Presently, Mary Ann’s gravestone is in a sad state of despair. It is broken and totally illegible. It has been 156 years since Mary Ann’s death and the ravages of time have taken its toll. Less than a decade ago her name could still be seen, today that too has faded away. Her gravestone originally read: Mary Ann Perigo, daughter of Clarissa and Thomas Perigo died April 11, 1856, 14 years, 7 months, and 2 days. She died just 5 months before her 15th birthday. Members of the Perigo Family are numerous in Sussex County, NJ. In researching this family we find a Thomas and Sarah (Kimble) Perigo living in Frankford Township. They were married by “Squire Francis Price” in 1765. We believe these are Mary Ann’s great- grandparents. Thomas and Sarah had a son John, who married a Phebe Kimball in 1806 in Frankford Township .John and Phebe, are Mary Ann’s grandparents, and are believed to be the parents of Thomas Perigo who married a Clarissa Darling. Thomas and Clarissa (Darling) Perigo are the parents of our “Mary Ann” and were also residents of Frankford Township. Mary Ann was the youngest of four children that included John born in 1836, Nancy Jane born in 1837, Thomas born in 1839 and Mary Ann born in 1841.
Following Mary Ann’s family through the census records of Sussex County we find them living in Newton, N.J. in 1850. Thomas and Clarissa are farm laborers. In 1860 the family is living on a farm owned by Joseph Vannoy in Montague, NJ and again they are farm laborers but Mary Ann is not listed with them as she died in 1856. During the 10 years of the census records from 1850 to 1860 we don’t know the journey of this family. Considering that they were tenant farmers it seems safe to assume that they were working for or friends of one of the land owners along the Old Mine Road in Sandyston Township when Mary Ann died. Out of kindness to the family for their loss they were offered a plot in the Mettler Cemetery. We say this because the Perigo Family did not leave the area, but went on to Montague to work. In 1863 we find Mary Ann’s brothers Thomas and John living in Montague Township. Thomas is married to an Eleanor Mitten. In 1863 both John and Thomas have enlisted for military service as residents of Montague Township with the 4th Congressional District, Class 1 for service into the Civil War. So many indicators have been found to show that Mary Ann’s family is still in the immediate area. The 1870 census shows Maryann’s parents and sister, Nancy Jane, have returned to Frankford Township. The family is still living in Frankford Township in 1880.
Mary Ann was not abandoned. A gravestone was placed in the Mettler Cemetery with her parent’s names lovingly stating that this was their daughter. The Perigo Family, not being related to the families already buried at Mettler, was given a spot befitting of this dear little girl where her life could be honored. Her gravestone was not a mere fieldstone marker, but a stone designed by a stone carver. This would have been a rather costly item during the difficult economic times just prior to the onset of the Civil War.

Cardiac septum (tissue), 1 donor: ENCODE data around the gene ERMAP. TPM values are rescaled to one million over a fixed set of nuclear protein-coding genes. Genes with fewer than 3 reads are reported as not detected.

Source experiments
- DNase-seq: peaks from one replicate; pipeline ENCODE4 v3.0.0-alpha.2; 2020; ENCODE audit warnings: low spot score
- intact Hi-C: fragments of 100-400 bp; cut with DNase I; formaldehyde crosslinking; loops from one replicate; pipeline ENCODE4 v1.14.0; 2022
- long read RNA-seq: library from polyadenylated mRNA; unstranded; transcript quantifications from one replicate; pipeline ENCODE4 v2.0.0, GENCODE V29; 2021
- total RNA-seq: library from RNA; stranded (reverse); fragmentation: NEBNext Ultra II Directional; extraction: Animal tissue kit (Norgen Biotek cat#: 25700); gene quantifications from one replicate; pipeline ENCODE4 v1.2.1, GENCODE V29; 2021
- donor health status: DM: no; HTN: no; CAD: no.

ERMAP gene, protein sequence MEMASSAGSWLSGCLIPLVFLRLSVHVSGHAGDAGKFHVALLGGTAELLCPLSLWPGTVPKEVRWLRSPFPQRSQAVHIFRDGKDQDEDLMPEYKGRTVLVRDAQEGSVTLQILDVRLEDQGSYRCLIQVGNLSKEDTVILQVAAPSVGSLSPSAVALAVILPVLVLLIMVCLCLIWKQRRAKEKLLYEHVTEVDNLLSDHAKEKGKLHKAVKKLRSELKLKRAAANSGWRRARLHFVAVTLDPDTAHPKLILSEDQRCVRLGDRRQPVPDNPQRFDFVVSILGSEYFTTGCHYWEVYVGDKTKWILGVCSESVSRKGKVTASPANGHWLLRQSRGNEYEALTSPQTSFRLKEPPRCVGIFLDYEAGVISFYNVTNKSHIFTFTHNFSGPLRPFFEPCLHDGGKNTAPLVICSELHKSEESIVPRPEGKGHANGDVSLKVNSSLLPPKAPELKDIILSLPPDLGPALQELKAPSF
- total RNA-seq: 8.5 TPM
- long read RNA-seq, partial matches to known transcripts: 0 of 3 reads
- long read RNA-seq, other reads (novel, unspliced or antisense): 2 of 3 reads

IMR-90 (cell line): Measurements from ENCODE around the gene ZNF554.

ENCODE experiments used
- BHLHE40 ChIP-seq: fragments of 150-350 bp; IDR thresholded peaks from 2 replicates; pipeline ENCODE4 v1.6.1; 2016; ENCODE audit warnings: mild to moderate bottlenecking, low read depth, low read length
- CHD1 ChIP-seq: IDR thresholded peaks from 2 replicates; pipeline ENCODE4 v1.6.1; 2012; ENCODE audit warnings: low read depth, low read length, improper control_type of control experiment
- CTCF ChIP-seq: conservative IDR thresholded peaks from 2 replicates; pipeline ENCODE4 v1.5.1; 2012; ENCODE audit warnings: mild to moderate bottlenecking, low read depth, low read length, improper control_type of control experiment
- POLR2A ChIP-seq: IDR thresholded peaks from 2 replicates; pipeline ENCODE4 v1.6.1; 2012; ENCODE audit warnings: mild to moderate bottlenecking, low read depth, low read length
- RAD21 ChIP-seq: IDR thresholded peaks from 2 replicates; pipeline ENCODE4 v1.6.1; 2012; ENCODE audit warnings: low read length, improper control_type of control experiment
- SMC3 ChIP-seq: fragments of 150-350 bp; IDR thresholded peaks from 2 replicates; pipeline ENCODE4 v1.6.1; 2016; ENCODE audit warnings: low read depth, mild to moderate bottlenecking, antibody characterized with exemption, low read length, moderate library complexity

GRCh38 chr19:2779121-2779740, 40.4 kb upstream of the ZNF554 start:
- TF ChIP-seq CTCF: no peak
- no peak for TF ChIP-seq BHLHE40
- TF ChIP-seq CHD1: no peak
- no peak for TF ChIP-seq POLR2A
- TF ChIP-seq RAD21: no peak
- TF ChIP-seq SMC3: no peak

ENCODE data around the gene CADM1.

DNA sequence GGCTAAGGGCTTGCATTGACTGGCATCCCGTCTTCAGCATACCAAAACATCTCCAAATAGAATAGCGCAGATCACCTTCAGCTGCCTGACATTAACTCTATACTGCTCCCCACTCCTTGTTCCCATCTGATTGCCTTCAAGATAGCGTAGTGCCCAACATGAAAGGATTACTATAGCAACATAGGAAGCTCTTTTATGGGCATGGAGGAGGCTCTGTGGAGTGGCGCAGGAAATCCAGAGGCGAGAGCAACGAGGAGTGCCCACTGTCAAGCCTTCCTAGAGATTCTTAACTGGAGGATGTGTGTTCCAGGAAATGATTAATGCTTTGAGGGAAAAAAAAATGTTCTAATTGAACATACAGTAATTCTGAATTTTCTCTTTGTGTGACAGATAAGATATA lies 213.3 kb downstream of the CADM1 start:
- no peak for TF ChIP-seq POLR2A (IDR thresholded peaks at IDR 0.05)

The Mettler Family cares for this private cemetery. The Mettler Family has stated that they felt local members of the Perigo Family were originally responsible for the numerous remembrances that have been left at Mary Ann’s graveside. Over the years as others visited the tiny graveyard they, too, would leave an item to show they had stopped to visit and ponder about the life of this little girl. Thus, Mary Ann became a part of Sandyston Township’s local history.
Over the years rumors and stories have abounded about the death of Mary Ann Perigo. We may never know the truth about what caused her to die at such a young age, we can only speculate. The life of this one little girl in this tiny graveyard has touched many in a common interest to know about this little girl named Mary Ann.
Since the creation of the Sandyston Township Historical Society in 2007, one of the most often asked questions concern “Mary Ann Perigo”. Everyone wants to know about her.
The Mettler Cemetery is a very special and unique place. Surrounded by the Delaware Water Gap National Recreational Park, it is an island of historic peace. Within its boarders lie many of the earliest settlers and their families. Today, it is a tranquil place where time seems to stand still. The woes of the world seem far and away when you visit here. The peaceful song of the wind whispering through the trees is ever present there. A place where one can come and visit and ponder. Even today Mary Ann’s family is close at hand. Her parents Thomas and Clarissa, her brother Thomas and his wife, and nephew Reverend DeAlton Perigo and his wife Nellie’s parents Isabel A. (Viall) and E.B. Whitney are buried in the Branchville Cemetery in Frankford Township, NJ.